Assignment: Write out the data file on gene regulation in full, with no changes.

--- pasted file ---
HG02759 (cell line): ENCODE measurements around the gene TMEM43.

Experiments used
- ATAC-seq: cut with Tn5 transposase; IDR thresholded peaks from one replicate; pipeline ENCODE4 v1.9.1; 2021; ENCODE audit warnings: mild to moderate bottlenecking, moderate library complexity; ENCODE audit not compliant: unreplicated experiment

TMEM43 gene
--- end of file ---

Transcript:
HG02759 (cell line): ENCODE measurements around the gene TMEM43.

Experiments used
- ATAC-seq: cut with Tn5 transposase; IDR thresholded peaks from one replicate; pipeline ENCODE4 v1.9.1; 2021; ENCODE audit warnings: mild to moderate bottlenecking, moderate library complexity; ENCODE audit not compliant: unreplicated experiment

TMEM43 gene